The most notable currency move early on Monday was by the Japanese Yen, losing sharply against the greenback amid risk-on due to Tokyo winning the bid to host 2020 Summer Olympics as well as on upward revised GDP. Moreover, risk appetite was further supported by China’s surplus widening to $28.5B and its improved inflation data. The USD/JPY jumped from floor at 98.62 to 100.08 forming a trading gap and approaching its Friday high at 100.21, then retreated back to 99.47.
Currency pair’s trading gap appears to be a common gap in technical terms since prices already retreated and filled the half of it. We would expect prices to continue lower than support at 99.47, weighed by major resistance area around 100 and as risk of military strike against Syria remains in place.
The US dollar index depreciated to 82.04 on disappointing jobs data on Friday and it is currently trading at 82.14. The employment excluding farming sector increased by 169K in August, it was forecasted to increase by 180K but the most sluggish release was that July NFP were revised from 162K to 104K. Nevertheless, Unemployment rate reduced to 7.3% due to participation rate falling to record lows. Chances are decreasing for Fed to taper its asset purchase program in its September meeting and that reduces demand for the US dollar thus likely to push the US dollar index even lower than 82.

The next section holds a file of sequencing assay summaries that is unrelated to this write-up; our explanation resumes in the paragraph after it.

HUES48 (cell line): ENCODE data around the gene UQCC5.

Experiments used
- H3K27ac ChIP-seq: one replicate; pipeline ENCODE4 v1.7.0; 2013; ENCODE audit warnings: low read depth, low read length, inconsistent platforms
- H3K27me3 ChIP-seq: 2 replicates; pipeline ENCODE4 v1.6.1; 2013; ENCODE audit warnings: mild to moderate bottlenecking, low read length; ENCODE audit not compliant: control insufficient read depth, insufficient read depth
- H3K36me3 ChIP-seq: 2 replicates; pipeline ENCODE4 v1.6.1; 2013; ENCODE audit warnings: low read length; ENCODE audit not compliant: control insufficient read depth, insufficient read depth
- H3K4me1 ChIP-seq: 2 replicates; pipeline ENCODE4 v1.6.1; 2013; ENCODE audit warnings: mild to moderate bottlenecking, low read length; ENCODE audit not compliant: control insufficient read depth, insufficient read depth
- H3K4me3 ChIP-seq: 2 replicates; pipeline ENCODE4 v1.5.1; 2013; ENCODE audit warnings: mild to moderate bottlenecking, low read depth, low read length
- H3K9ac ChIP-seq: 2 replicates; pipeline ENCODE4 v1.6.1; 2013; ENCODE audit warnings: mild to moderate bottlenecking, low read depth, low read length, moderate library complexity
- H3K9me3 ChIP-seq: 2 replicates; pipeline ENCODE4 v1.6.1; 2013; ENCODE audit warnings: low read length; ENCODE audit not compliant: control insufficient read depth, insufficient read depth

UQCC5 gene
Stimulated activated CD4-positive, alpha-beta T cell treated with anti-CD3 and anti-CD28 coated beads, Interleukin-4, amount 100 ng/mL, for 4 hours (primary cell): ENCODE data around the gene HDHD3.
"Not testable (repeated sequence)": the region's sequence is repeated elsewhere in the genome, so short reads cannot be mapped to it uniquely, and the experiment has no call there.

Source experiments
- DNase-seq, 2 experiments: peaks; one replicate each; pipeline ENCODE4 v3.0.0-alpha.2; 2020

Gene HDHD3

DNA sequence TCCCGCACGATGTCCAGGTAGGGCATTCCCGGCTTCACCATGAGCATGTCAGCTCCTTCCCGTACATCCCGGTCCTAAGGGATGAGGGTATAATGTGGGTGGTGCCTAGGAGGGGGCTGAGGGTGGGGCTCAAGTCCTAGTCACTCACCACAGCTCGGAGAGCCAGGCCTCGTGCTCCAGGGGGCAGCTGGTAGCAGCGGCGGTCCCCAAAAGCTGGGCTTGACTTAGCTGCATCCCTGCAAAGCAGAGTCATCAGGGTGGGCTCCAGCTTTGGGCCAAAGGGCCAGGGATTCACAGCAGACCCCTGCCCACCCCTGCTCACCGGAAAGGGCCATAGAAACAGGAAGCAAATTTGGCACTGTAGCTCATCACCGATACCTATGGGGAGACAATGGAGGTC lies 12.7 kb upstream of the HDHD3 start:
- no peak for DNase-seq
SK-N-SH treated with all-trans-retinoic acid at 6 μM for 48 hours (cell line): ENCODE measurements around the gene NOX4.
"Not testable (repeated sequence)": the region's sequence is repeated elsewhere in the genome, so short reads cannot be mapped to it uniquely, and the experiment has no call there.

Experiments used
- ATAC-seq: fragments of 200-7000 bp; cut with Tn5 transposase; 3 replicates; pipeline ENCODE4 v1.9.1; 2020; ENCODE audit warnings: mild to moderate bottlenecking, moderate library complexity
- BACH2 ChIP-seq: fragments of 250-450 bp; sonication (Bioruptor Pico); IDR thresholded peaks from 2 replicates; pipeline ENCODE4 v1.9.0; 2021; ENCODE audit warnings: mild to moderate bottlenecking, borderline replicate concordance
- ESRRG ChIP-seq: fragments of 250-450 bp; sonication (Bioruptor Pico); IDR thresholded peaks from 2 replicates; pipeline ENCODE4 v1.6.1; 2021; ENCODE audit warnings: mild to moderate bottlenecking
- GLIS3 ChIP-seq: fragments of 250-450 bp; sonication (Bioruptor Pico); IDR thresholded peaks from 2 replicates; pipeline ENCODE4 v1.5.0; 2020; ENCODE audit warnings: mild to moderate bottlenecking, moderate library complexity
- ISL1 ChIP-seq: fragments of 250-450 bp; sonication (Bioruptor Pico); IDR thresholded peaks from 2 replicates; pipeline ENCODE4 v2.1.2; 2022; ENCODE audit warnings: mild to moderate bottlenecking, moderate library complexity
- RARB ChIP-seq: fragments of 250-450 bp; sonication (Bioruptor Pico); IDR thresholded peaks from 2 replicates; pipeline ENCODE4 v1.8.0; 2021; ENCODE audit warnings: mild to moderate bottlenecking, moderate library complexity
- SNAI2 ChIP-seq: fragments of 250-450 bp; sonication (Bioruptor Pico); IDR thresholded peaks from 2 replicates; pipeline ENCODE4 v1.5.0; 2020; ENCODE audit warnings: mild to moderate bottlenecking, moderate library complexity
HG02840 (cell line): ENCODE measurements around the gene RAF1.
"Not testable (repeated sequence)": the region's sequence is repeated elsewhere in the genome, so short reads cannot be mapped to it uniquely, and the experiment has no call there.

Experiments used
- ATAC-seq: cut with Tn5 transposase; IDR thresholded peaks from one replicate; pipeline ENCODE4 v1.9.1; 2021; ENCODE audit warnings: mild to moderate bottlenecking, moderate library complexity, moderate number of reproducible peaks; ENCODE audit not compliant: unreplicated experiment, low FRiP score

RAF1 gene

Elsewhere, the Aussie trades in recently established sideway between 0.9214/0.9164 against the US dollar. During the weekend Australian parliamentary elections put in power Conservatives leader Tony Abbott, as a new Prime Minister. The US dollar against the Canadian shifted into a falling trend after US sluggish job data while Canada’s employment increase was almost three times more than projected. The USDCAD reached its first target on Friday at 1.0380. Downside bias though appears strong and is likely to lead it towards 1.0334 in the intraday.